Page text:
Continuing on about our first road trip in Japan, this blog post is about Matsumoto, the second largest city in Nagano Prefecture. It’s the second largest city but it does feel small if you compare it to Tokyo. Matsumoto is about 1.5 hours drive from Nagano city and is a noteworthy stop along the way. We drove from Yamanouchi where we had our first encounter with the Snow Monkeys.
For history buffs, Matsumoto is well known for it’s castle, and for foodies, soba noodles is it’s specialty. With a population of 241,000 residents, Matsumoto is a small city and most of the attractions are within walking distance of each other. Getting a hotel close to the castle will be the most convenient option, but if you can’t then any hotel within the city center is just fine, since you can easily get around by bus or taxi.
What to See
If you were a fan of the 1980’s TV series Shogun (back before Richard Gere there was Richard Chamberlain), you would be fascinated by Matsumoto castle which dates back more than 400 years to the Edo period. Built between 1592-1614AD, the castle is one of the most complete and well preserved in Japan, and is listed as one of Japan’s National Treasures. The other castles which are also listed as National Treasures are Himeji Castle and Kumamoto Castle.
In a rather Tolkienish way, Matsumoto Castle is known as the Crow Castle because of it’s black colour, while Himeji Castle is known as the White Heron Castle due to it’s white exterior. How fascinating! It’s like the Two Towers in Lord of the Rings.
There is isn’t really much on display inside the keep. There is a collection of old musket guns, tools and some samurai armor on display, but most of the keep is empty. According to our guide, this castle was built in an era when guns were the main weapons of choice and the samurai was dying out. In fact the castle was designed for gun warfare, with vertical slit windows and wooden louvers for protection.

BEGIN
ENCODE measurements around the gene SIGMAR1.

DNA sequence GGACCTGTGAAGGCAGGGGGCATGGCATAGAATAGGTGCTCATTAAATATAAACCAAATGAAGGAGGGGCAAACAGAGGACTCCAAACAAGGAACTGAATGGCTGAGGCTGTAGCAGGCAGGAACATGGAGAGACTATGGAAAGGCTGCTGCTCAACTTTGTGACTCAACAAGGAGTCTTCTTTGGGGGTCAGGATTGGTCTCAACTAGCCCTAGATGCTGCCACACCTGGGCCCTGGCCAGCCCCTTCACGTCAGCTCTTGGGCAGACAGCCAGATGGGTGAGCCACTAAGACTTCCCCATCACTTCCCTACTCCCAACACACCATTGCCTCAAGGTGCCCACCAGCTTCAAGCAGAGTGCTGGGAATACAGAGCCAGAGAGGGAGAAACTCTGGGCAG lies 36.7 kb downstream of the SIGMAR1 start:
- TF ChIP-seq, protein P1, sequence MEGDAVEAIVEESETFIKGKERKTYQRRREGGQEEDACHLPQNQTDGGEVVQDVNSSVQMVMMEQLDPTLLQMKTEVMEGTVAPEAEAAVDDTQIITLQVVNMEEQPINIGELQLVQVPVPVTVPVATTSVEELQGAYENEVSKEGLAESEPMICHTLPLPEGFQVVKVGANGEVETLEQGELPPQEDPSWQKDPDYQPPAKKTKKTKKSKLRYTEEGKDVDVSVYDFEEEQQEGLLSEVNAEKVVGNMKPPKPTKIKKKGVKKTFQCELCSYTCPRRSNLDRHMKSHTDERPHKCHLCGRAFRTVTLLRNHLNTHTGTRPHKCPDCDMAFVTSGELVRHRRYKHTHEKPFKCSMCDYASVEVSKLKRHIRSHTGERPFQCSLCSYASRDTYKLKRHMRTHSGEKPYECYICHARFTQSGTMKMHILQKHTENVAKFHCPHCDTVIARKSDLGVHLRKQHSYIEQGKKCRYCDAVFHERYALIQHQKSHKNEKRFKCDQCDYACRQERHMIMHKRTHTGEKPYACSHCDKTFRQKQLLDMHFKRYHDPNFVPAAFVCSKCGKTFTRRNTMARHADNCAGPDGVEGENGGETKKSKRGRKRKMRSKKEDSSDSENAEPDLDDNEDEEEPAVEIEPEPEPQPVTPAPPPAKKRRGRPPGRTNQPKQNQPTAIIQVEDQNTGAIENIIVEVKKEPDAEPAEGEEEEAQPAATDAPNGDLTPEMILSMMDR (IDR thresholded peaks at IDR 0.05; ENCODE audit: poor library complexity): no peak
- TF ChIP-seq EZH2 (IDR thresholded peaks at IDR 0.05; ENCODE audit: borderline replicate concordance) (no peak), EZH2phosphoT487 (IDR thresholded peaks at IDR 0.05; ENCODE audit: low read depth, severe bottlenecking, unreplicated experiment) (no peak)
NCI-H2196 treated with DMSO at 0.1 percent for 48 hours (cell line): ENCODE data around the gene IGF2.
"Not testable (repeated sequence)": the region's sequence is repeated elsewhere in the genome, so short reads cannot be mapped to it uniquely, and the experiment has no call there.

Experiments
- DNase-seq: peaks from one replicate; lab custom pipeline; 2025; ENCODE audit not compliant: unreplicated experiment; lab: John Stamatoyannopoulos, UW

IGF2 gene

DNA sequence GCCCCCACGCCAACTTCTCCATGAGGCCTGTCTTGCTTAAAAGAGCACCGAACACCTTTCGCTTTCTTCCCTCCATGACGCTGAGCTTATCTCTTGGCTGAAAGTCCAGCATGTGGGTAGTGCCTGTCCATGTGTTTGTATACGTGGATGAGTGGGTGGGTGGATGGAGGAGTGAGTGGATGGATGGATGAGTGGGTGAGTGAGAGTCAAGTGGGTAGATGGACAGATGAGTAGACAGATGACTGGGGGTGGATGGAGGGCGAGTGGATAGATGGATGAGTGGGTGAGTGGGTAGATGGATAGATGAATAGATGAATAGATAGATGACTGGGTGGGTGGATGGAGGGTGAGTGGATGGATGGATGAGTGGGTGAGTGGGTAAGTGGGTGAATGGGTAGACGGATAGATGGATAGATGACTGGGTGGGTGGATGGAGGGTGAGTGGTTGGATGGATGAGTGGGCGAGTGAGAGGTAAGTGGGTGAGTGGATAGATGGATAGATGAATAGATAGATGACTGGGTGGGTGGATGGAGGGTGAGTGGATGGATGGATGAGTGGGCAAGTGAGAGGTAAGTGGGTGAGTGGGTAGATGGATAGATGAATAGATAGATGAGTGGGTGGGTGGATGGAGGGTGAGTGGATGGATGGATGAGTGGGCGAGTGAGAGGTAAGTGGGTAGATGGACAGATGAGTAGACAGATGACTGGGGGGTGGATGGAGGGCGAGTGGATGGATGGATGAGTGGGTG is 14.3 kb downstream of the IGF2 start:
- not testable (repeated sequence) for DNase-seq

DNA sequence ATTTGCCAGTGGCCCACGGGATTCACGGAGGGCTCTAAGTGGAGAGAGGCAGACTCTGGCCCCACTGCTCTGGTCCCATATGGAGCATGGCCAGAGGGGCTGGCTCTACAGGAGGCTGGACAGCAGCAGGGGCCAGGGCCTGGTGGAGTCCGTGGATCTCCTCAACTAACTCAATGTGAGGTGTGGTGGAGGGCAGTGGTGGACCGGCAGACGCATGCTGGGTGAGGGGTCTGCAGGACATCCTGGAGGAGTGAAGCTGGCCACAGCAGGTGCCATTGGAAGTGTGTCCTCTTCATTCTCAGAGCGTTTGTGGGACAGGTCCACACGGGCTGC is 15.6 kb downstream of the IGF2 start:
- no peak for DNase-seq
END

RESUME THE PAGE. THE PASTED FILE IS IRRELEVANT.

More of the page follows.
Also known as Frog Street, Nawate Street is one of the shopping streets in Matsumoto. Located on the side of small river, this is a rather short street that has frog themed statues along it. Numerous small shops and temporary tent stalls sell food and handicrafts along the sides. There are also several cafes where you can sit, have a cuppa and people watch.
There is another street called Nakamachi Street that’s on the other side of the river from Nawate Street. It’s well known for it’s houses which have been restored to their original black and white look with geometric patterns. You will find mostly bars, cafes and restaurants here. Somehow, I didn’t find Nakamachi Street interesting.
If you have been spoiled by the large shopping streets in Tokyo or elsewhere, then Matsumoto isn’t the place to expect a lot. Both Nawate and Nakamachi streets are short and quaint, but don’t offer much in terms of goods and services.
Elsewhere in Matsumoto
I do find Matsumoto interesting for some street photography due to it’s blending of old and modern architecture.
What to Eat
Matsumoto is famous for it’s soba or buck wheat noodles. You will find many soba restaurants around the city. We decided to visit one of the more well patronized restaurants for lunch. It helped that the restaurant is just on a side street beside our hotel. Other notable foods here are the raw horse meat (basashi) and wasabi from the world’s largest wasabi farm nearby.
How To Get There
JR trains connect Matsumoto to Shinjuku Station in Tokyo and takes 2.5-3 hours with a fare of ¥6,710. There is a cheaper option which is to take the highway bus from Shinjuku and takes only 3 hours to reach Matsumoto JR station (¥3,400). Of course if you have the Japan Rail Pass, then all the train rides mentioned are free.
Due to it’s small size, walking is a good option especially if you are staying in a centrally located lodging. There is no subway here, so buses and taxis are the only public transport options available. Otherwise, you can actually cycle. It looked pretty safe to me as there was little traffic and there are cycling lanes on most of the roads. The hotel that we were staying had bicycles for rent and there is a bicycle rental company near the train station that rents out bicycles for ¥1,500 a day. Free bicycles are also available from 8.30am to 5.00pm at various locations around Matsumoto.
5 thoughts on “Matsumoto”
Your photos are amazing! I wanted to let you know I nominated you for a Liebster Award. Check my post for more information https://jenstewie.wordpress.com/2017/02/24/my-first-blog-award-liebster-award/
I have to admit that I learned about Matsumoto Castle only after my trip to Japan last year. I went to Himeji Castle and it was truly an impressive architectural and engineering feat. I was intrigued by how people moved inside the castle though, as the steps were quite steep and it must have been much darker back in the days. I really love your photo of the castle and its reflection at nighttime. Magical!
Thank you. It was freezing when I took that photo 😀
Beautiful photos from a place unbeknown to me.
Wishing you a lovely Sunday,
Thank you very much!